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Scientists Fear Amazon May Face Early Destruction

  • Trish Anderton

Researchers in the Amazon, attending the United Nations Conference on Climate Change in Bali, say a vicious cycle of climate change and deforestation could destroy the world's largest tropical rain forest more quickly than expected. Trish Anderton explains, in a background report.

Researcher Dan Nepstad calls it a "perfect storm" of deforestation: as fire and ranching destroy the Amazon forest in Brazil, the remaining trees release less moisture, producing a dryer climate that kills more trees. It adds up to a vicious cycle of destruction.

A World Bank-funded study released early this year predicted the Amazon could become a grassy savannah by the end of the century.

Nepstad produced a report for the World Wildlife Fund or WWF that was released at the Bali climate change conference. He says substantial destruction could come much sooner than that.

"If we add these processes up, we see that by 2030 - not by the end of the century but in the next two and a half decades - given current trends, 55 percent of the forests of the Amazon will have been cleared or impoverished through some combination of logging, drought and fire," said Nepstad.

Living trees absorb carbon, and many scientists believe the release of carbon into the atmosphere is warming the planet and fueling global climate change.

Nepstad says a widespread death of trees in the Amazon of the scale he is predicting would release up to 26 billion tons of carbon, or as much as the whole planet produces in about two and a half years.

Antonio Nobre of Brazil's National Institute for Research in the Amazon says signs of a destructive climate cycle are already detectable.

"What we are seeing already in southern Brazil, which is in the wake of the river of water vapor coming from the Amazon, is already a drying up. We have analyzed just ten years but you see clearly a tendency of drying," said Nobre.

Christiane Ehringhaus, who studies the Amazon for the Center for International Forestry Research, says she would not be surprised if the Amazon's future is bleaker than previously expected. She says the cycle of drying may have contributed to, and been intensified by, widespread forest fires in 2005.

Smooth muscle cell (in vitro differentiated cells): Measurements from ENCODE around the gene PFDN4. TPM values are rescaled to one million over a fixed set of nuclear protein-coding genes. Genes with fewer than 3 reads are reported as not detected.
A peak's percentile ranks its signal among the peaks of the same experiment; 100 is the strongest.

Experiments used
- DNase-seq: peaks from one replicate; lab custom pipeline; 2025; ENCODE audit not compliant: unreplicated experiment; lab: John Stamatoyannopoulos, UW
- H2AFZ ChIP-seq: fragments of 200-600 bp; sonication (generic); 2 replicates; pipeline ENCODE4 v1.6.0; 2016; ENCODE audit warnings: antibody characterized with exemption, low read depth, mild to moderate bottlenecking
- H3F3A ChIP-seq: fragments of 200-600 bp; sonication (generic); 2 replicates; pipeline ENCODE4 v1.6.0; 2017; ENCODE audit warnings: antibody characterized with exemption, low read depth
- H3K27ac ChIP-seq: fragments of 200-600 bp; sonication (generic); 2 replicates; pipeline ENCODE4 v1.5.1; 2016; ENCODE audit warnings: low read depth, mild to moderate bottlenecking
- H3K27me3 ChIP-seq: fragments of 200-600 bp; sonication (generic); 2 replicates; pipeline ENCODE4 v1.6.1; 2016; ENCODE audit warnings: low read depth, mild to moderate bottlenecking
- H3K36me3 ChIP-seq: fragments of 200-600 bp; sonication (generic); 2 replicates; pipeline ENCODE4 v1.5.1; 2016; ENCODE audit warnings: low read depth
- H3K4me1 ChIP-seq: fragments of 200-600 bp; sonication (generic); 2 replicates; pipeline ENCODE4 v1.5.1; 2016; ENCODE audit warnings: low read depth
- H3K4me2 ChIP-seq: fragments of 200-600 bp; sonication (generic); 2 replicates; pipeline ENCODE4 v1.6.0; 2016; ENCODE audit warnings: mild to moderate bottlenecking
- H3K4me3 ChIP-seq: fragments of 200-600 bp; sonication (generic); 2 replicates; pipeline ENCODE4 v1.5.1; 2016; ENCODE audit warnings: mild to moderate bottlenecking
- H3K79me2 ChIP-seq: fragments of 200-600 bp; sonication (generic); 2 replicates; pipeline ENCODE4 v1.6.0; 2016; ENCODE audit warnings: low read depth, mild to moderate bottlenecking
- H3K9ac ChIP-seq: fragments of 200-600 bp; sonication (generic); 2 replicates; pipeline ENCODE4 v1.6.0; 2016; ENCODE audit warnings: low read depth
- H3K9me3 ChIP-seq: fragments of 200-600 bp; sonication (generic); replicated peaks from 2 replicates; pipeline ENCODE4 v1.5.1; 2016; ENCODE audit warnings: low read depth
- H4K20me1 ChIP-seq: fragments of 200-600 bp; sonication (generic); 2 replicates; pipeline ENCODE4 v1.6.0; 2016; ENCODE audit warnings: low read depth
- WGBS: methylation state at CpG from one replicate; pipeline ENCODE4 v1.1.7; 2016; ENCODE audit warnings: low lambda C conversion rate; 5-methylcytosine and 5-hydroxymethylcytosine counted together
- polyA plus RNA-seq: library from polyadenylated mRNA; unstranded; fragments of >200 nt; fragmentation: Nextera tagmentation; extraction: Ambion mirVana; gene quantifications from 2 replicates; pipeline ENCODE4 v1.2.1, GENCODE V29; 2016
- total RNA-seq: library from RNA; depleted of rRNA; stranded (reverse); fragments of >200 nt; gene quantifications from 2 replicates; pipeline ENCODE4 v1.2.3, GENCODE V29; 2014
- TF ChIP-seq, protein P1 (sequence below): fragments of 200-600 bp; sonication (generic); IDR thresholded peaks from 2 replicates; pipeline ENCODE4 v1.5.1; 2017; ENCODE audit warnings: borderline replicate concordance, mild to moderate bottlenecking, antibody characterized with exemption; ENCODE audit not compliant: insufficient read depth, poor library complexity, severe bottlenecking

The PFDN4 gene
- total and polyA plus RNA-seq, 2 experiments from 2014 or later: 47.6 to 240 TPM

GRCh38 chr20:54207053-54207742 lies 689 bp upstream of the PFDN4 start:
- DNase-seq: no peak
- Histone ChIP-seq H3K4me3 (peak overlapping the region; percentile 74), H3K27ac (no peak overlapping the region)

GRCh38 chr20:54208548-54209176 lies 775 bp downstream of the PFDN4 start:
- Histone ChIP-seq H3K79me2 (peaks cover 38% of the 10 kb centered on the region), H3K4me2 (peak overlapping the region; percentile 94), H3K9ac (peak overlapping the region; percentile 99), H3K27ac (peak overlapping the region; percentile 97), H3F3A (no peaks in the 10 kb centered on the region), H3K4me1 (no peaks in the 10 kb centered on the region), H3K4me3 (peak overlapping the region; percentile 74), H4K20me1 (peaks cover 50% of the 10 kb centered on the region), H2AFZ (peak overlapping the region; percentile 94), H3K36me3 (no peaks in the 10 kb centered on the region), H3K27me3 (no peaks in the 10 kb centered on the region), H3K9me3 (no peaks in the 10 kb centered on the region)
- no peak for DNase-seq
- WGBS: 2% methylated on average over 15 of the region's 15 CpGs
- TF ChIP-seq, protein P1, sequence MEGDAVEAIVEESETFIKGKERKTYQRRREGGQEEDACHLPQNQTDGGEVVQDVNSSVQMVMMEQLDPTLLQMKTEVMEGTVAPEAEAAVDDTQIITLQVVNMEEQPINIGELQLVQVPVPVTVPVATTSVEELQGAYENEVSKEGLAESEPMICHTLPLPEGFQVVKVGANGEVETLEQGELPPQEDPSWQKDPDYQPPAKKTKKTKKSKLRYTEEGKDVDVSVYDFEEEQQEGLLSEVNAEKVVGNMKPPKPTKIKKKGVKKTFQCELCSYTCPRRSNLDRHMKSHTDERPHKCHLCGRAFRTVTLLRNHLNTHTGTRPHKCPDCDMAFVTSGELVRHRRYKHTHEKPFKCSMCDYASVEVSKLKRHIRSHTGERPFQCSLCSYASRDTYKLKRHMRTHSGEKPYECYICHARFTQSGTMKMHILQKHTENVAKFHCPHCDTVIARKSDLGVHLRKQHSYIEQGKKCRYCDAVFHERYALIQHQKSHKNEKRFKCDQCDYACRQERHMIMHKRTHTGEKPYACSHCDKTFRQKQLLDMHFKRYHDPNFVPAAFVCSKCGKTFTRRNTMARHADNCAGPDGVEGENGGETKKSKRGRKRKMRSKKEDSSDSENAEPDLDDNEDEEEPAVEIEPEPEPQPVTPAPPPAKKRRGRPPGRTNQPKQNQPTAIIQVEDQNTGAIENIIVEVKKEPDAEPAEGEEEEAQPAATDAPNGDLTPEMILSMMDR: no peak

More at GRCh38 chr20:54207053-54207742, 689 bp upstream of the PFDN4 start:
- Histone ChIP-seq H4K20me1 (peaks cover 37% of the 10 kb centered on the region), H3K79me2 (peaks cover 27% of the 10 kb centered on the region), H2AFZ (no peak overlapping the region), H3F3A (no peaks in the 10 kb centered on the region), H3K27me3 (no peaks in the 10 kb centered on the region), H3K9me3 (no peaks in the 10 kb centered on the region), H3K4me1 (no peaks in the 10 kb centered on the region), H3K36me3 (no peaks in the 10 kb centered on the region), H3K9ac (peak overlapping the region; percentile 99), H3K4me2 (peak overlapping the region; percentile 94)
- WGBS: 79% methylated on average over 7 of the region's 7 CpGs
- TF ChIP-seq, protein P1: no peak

"You saw fires in areas of the Amazon that hadn't been detected even as flammable in previous models. So you saw forest fires that are undetectable from space that do tremendous damage and dry up the forest for subsequent fires," said Ehringhaus.

The WWF report says much of the destruction results from burning of the forest to clear land, which is then used to meet the global demand for soybeans, beef and biofuel. It says one way to help preserve the forest is to strengthen existing government land-use policies and programs.

Nepstad praises recent efforts by Brazil to create conservation areas.

"We see enormous successes the Brazilian government has made in creating protected areas in the pathway of the expanding agro-industrial frontier - 23 million hectares of new areas protected in the two-year period beginning in early 2004," he said.

Even so, the report says the prediction of substantial damage by 2030 is conservative. It urges a reforesting of cleared areas and promotion of reduced-impact logging and sustainable agriculture, to slow or reverse damage to the rain forest.

Eduardo Bandeira de Mello of the Brazilian Development Bank says his bank is trying to fund such efforts.

"We can finance the states of the Amazon region in order to have institutional strengthening to be more proactive in fighting against deforestation, and we can finance alternative projects in the deforestation belt," said de Mello.

Besides absorbing heat from sunlight and converting it into cooling water vapor, the Amazon provides as much as one-fifth of the earth's river water. It is one of the world's most biologically diverse regions.